In this issue of the Journal, Harmer and colleagues (1) report interesting and potentially paradigm-changing findings that may shed new light on a mechanism for antidepressant action. That these findings might suggest a common mechanism of action for both pharmacologic and psychotherapeutic interventions only adds to the possibilities of this line of research. Harmer et al. conducted a tightly controlled experiment in which 33 outpatients with major depressive disorder and 31 healthy comparison subjects received either a single dose of 4 mg of reboxetine (a highly selective norepinephrine reuptake inhibitor) or placebo. They found that in the depressed participants, administration of reboxetine essentially normalized three laboratory correlates of the negative information processing biases that characterize depression: diminished perception of facial expressions of happiness, decreased response to positive self-referent items, and poorer recall of positive personality descriptors. Perhaps the most intriguing aspect of these findings is the rapidity of the beneficial effects (i.e., 3 hours after administration of the drug), along with the observation that such dramatic early changes in information processing were not associated with appreciable changes in mood or other symptoms. The authors suggest that such changes in information processing may represent a common mechanism for both antidepressant pharmacotherapy and cognitive behavior therapy and speculate that the effect is too rapid to involve “downstream” adaptations in receptors or gene activity. Their hypotheses also challenge some conventional wisdom about the process of change during antidepressant therapy, such as the assumption that improvements in neurovegetative symptoms typically precede improvements in cognitive processes.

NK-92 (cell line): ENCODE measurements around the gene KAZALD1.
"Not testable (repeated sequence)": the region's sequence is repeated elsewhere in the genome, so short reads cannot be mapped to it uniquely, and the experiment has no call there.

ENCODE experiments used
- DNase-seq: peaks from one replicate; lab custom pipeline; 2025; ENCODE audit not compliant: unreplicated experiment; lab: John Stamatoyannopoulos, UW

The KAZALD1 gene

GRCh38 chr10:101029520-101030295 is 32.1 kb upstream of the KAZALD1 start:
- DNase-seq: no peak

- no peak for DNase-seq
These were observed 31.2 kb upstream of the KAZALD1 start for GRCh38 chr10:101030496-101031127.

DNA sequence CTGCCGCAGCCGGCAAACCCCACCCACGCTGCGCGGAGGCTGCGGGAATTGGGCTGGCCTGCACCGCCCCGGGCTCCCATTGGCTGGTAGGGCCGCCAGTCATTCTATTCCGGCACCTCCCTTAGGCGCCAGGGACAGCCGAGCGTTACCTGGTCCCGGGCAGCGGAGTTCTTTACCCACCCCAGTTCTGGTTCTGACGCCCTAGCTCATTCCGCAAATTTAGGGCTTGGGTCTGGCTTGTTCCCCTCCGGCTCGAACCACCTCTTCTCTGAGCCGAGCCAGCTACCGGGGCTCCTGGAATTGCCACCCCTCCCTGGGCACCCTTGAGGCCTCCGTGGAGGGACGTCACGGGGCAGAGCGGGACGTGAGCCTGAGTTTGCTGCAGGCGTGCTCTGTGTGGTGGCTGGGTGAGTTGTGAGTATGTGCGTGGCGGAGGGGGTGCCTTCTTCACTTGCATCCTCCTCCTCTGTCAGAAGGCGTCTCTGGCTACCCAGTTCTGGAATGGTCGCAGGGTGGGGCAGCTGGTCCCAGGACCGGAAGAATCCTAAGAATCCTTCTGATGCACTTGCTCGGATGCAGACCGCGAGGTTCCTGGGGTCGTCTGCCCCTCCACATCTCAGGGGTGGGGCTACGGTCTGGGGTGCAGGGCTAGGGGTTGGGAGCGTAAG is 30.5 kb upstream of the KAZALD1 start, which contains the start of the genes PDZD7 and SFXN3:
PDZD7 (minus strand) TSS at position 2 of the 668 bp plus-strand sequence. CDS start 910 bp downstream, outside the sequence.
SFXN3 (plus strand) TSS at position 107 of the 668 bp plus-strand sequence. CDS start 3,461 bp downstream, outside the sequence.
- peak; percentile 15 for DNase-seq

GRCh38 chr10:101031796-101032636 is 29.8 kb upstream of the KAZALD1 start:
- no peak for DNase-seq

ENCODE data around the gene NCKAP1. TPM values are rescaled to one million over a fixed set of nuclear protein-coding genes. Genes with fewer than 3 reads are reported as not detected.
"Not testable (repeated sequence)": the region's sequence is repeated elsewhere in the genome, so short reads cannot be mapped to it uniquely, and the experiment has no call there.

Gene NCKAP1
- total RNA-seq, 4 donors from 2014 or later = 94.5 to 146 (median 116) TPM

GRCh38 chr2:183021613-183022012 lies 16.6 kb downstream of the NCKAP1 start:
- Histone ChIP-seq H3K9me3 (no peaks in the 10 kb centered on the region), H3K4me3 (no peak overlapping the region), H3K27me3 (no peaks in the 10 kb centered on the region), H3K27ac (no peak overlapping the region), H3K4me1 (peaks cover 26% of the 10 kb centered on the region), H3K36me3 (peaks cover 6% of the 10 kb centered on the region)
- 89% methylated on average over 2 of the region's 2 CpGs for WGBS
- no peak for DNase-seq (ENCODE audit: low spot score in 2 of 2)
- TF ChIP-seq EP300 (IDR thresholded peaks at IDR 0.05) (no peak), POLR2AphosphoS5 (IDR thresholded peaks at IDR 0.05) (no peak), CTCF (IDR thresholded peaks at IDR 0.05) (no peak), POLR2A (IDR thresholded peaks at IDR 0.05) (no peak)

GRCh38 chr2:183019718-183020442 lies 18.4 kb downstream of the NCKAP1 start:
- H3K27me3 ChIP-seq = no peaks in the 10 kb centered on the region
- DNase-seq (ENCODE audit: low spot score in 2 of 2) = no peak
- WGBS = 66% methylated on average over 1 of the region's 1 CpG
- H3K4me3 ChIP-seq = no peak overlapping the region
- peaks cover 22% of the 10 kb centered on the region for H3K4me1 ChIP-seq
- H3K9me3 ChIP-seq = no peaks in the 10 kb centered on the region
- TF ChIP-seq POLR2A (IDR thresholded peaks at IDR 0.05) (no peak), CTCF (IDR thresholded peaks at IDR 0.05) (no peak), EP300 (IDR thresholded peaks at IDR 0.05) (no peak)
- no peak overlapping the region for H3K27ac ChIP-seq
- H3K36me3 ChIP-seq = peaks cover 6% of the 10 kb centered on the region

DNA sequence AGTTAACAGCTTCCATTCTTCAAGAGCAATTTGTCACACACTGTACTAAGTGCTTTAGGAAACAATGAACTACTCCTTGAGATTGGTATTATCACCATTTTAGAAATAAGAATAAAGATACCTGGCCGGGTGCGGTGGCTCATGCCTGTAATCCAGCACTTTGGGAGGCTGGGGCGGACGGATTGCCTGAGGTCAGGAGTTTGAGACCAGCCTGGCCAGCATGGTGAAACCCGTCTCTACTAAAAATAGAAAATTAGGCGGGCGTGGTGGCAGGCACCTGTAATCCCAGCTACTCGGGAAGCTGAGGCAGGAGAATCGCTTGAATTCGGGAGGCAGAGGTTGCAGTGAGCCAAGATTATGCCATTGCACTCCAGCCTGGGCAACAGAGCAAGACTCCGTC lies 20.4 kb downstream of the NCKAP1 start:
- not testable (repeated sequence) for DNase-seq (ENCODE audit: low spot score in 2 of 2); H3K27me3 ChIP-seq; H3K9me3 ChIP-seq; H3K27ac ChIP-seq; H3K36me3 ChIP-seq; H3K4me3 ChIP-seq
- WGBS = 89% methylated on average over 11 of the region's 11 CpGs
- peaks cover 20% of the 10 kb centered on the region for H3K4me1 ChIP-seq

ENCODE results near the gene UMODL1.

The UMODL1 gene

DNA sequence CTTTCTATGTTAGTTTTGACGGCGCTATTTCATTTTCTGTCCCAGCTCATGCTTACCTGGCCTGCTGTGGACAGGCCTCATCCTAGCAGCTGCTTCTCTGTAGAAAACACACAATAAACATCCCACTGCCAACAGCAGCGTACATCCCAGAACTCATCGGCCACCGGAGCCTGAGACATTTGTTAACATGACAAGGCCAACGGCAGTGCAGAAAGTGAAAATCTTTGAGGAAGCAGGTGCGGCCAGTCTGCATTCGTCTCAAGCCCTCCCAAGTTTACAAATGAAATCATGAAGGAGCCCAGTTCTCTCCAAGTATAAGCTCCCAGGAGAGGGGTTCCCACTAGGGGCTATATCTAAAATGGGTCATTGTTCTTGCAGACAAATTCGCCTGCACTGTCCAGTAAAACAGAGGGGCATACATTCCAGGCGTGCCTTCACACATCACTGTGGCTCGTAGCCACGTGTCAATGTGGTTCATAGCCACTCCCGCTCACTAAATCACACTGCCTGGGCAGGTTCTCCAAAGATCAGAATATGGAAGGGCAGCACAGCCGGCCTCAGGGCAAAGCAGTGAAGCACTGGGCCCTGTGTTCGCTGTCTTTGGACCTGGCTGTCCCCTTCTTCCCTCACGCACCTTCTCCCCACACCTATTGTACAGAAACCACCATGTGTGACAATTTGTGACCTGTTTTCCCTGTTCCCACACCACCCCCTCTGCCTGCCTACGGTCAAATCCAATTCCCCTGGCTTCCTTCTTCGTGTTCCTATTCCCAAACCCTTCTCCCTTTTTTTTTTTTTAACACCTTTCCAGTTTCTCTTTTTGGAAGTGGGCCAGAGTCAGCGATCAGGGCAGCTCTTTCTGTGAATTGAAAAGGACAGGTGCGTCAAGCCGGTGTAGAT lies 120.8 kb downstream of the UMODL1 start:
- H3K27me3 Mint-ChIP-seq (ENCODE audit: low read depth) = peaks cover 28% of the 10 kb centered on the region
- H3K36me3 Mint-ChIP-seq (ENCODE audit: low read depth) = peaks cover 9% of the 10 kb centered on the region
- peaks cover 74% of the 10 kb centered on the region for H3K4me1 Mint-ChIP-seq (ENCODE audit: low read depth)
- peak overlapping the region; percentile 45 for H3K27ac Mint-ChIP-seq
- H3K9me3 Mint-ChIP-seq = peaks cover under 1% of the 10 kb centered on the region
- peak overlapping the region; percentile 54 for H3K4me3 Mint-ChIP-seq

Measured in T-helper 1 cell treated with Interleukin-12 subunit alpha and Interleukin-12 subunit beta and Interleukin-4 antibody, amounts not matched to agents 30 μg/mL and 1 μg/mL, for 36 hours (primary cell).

This team of investigators has previously conducted research evaluating the impact of antidepressants on information processing in healthy individuals, including studies using the selective serotonin reuptake inhibitor citalopram and the serotonin-norepinephrine reuptake inhibitor duloxetine (2). Across a series of studies, these antidepressants were found to have positive effects on various indices of emotionally relevant information processing. The report in this issue thus represents an extension of this line of research to include a clinical population. Although the magnitude of the reboxetine effect tended to be greater for the depressed participants than for the healthy volunteers, only the effect on the emotional memory task showed a significant treatment-by-group interaction. Thus, the drug effect on emotional information processing does not appear to be specific to depression, and the differences in magnitude of effect observed in this study may simply reflect the greater ease of improving a low score than a high one.